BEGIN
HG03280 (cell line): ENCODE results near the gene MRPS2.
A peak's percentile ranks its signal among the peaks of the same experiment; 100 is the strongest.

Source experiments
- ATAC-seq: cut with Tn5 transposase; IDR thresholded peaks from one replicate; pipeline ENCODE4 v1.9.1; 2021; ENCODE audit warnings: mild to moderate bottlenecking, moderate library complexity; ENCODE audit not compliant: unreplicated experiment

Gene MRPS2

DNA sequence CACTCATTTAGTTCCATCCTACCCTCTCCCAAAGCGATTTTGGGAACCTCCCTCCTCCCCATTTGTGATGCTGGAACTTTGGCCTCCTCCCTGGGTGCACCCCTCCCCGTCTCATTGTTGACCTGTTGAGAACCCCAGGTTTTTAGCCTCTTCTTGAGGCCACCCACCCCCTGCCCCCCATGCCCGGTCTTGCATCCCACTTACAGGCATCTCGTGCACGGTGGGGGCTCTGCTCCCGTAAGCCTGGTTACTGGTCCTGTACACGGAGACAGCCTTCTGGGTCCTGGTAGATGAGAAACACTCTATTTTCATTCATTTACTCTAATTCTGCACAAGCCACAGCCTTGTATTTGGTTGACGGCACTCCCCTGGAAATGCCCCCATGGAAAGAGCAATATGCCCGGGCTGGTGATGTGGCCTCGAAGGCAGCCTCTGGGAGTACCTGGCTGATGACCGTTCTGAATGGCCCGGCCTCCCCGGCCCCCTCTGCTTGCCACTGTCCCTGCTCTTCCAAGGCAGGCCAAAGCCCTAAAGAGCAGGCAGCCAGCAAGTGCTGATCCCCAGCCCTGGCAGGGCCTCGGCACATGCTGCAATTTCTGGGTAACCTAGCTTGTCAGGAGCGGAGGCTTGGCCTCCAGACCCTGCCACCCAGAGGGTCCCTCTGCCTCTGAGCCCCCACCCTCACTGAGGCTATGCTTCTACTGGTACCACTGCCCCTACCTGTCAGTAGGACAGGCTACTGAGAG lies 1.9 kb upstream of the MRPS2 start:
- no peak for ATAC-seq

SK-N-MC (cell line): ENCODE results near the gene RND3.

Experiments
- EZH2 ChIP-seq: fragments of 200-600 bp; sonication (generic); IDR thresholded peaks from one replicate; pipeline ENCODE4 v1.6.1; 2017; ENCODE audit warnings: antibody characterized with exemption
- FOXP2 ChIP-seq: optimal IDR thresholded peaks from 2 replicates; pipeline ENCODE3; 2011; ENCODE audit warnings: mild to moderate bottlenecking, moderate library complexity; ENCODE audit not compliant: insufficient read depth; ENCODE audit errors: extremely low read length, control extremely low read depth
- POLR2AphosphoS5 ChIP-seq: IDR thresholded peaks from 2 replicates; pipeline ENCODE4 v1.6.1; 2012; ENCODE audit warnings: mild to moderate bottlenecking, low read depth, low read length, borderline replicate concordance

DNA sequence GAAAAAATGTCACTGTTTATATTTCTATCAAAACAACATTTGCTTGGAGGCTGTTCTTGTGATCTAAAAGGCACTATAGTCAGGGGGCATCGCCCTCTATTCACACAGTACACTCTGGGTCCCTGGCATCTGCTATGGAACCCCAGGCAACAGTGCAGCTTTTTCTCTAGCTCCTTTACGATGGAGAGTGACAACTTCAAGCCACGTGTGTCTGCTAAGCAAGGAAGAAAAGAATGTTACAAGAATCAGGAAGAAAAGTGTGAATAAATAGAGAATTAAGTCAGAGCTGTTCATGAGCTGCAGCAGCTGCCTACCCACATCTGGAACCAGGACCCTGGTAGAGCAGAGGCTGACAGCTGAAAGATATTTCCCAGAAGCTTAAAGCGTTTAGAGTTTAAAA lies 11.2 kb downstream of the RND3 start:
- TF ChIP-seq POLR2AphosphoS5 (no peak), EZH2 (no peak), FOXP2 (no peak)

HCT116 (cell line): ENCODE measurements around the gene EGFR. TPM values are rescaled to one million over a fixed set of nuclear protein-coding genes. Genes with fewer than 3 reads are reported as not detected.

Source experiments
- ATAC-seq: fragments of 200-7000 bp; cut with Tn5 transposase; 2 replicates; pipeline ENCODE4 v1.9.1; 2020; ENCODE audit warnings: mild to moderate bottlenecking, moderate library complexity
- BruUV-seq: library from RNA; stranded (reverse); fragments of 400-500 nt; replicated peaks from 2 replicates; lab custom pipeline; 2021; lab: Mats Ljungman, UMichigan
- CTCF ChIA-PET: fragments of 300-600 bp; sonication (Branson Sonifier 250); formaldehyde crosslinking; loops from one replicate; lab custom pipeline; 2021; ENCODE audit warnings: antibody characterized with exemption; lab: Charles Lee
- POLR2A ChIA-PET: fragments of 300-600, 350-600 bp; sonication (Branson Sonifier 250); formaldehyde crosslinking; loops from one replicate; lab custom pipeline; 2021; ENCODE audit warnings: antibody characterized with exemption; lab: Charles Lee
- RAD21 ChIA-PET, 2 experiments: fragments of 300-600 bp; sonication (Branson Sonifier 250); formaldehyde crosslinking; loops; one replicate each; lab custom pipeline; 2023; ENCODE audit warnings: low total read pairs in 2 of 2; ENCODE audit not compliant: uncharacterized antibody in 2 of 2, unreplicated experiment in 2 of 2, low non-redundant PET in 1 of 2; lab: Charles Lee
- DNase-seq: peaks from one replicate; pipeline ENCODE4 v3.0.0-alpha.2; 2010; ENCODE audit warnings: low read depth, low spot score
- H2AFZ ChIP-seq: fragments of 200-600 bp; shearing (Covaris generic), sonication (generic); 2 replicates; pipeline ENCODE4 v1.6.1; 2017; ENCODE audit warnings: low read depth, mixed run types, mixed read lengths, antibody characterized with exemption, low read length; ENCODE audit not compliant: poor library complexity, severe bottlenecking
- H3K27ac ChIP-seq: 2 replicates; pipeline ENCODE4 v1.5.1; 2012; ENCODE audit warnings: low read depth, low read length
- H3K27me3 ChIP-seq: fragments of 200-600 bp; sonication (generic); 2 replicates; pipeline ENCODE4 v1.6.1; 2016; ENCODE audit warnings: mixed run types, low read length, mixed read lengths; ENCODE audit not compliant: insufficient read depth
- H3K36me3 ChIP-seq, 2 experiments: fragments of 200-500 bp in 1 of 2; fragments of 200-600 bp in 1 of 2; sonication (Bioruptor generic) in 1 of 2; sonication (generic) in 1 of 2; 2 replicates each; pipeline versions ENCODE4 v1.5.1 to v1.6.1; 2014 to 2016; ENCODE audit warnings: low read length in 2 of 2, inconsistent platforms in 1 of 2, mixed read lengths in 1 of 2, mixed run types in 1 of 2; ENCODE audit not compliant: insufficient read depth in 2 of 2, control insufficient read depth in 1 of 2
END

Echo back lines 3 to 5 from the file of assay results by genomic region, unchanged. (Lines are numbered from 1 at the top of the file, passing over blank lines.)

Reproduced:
Source experiments
- ATAC-seq: cut with Tn5 transposase; IDR thresholded peaks from one replicate; pipeline ENCODE4 v1.9.1; 2021; ENCODE audit warnings: mild to moderate bottlenecking, moderate library complexity; ENCODE audit not compliant: unreplicated experiment

Gene MRPS2